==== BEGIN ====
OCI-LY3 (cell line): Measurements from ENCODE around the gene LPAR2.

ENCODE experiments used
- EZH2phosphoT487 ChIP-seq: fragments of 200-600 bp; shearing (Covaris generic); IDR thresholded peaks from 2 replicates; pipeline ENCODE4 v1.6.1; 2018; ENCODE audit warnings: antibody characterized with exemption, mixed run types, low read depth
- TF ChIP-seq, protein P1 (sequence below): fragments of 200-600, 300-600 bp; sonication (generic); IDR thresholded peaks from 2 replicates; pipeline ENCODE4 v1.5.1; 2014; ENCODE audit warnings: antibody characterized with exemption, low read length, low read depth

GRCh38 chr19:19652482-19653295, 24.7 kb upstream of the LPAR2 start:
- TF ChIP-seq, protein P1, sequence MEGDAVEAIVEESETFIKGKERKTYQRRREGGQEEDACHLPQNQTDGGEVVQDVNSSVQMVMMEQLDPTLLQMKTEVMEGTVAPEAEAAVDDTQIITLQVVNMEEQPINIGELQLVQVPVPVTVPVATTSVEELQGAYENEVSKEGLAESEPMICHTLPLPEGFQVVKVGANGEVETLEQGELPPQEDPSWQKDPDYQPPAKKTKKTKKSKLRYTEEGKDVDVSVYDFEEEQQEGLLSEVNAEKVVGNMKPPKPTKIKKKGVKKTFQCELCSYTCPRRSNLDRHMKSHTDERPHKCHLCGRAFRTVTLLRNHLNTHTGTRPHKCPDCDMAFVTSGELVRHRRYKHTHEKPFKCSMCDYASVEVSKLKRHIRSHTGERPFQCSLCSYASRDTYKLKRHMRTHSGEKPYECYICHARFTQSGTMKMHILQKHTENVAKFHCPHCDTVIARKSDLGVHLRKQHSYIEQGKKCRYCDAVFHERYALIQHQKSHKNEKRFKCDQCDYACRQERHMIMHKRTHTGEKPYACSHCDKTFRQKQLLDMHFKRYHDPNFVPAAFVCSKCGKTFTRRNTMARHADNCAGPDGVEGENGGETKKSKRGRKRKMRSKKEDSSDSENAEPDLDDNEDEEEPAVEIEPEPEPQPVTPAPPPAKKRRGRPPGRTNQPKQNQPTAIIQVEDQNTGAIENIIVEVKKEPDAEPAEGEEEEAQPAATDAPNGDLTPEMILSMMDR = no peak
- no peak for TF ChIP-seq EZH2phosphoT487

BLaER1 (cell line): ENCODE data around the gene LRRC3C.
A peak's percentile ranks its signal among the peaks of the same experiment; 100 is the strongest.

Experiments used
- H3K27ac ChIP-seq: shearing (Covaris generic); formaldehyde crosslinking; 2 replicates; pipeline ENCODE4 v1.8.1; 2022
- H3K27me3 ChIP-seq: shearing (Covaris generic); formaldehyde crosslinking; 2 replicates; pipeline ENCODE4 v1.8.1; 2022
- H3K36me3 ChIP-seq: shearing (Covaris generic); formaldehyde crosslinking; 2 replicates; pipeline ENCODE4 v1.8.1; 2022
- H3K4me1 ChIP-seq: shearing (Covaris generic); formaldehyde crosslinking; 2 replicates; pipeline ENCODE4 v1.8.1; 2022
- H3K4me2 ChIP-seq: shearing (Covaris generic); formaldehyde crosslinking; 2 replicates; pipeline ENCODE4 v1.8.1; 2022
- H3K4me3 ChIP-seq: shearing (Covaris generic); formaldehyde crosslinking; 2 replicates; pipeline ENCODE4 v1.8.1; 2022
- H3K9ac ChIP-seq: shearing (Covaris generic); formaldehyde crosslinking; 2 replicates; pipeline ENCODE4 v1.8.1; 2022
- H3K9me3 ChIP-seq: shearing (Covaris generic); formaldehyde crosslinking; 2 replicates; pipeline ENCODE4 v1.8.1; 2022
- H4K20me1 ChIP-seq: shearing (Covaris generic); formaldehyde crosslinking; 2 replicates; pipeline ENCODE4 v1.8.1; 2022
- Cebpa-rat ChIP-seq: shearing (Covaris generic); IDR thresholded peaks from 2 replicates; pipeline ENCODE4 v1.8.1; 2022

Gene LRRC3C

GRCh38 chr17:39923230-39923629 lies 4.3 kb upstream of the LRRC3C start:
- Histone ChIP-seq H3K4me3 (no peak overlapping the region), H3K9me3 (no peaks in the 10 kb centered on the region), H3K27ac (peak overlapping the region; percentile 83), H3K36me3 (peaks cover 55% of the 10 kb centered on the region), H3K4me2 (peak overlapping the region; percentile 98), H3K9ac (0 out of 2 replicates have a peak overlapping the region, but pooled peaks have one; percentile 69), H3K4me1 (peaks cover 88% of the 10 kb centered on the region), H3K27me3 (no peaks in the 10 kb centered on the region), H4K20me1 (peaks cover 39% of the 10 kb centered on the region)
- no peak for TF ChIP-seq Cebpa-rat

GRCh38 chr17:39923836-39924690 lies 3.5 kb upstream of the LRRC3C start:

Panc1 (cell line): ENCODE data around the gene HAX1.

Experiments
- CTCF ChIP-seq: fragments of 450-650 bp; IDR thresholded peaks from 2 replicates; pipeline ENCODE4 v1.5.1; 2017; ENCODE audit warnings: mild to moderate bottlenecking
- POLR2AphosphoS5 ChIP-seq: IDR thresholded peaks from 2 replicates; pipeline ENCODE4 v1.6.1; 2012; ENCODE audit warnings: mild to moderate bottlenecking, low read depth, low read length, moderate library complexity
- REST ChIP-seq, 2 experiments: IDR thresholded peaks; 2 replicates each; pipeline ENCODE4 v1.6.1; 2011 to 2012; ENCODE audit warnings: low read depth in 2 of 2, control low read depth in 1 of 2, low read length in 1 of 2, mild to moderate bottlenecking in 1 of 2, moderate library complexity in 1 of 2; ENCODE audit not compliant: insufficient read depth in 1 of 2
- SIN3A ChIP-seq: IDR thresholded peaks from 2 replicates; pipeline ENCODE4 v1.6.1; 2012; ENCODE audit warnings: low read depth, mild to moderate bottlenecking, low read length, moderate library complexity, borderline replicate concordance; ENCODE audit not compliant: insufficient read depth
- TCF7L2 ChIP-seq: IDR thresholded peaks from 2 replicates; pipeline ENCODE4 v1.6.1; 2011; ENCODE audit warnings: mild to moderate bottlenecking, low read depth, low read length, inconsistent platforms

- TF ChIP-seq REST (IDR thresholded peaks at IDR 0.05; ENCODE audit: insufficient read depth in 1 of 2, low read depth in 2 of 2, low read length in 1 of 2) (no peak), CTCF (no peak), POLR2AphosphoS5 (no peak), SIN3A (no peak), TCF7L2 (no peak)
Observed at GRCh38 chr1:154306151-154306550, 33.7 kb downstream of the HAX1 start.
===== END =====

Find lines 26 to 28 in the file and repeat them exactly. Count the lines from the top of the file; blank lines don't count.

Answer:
Panc1 (cell line): ENCODE data around the gene HAX1.

Experiments
- CTCF ChIP-seq: fragments of 450-650 bp; IDR thresholded peaks from 2 replicates; pipeline ENCODE4 v1.5.1; 2017; ENCODE audit warnings: mild to moderate bottlenecking